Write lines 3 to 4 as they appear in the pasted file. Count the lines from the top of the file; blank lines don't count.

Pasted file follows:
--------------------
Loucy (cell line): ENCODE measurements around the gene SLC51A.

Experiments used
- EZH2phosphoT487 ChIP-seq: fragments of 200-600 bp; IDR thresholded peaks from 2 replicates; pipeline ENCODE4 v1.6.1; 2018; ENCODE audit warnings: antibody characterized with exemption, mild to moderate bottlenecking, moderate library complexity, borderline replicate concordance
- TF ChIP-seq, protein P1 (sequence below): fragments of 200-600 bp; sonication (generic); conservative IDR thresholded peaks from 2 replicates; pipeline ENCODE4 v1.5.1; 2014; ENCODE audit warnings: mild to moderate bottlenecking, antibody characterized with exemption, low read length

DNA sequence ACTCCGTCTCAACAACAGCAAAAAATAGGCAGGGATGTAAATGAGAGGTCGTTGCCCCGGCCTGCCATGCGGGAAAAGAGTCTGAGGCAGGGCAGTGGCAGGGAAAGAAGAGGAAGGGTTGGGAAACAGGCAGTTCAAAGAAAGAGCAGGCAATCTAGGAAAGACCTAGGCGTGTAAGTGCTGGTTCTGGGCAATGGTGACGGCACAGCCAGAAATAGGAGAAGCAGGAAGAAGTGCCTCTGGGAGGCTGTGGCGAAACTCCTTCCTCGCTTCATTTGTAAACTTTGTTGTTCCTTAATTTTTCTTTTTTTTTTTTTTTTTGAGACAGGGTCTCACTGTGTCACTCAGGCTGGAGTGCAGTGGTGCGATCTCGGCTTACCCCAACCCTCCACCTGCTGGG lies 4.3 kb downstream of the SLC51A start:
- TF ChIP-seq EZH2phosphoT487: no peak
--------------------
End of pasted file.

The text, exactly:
- EZH2phosphoT487 ChIP-seq: fragments of 200-600 bp; IDR thresholded peaks from 2 replicates; pipeline ENCODE4 v1.6.1; 2018; ENCODE audit warnings: antibody characterized with exemption, mild to moderate bottlenecking, moderate library complexity, borderline replicate concordance
- TF ChIP-seq, protein P1 (sequence below): fragments of 200-600 bp; sonication (generic); conservative IDR thresholded peaks from 2 replicates; pipeline ENCODE4 v1.5.1; 2014; ENCODE audit warnings: mild to moderate bottlenecking, antibody characterized with exemption, low read length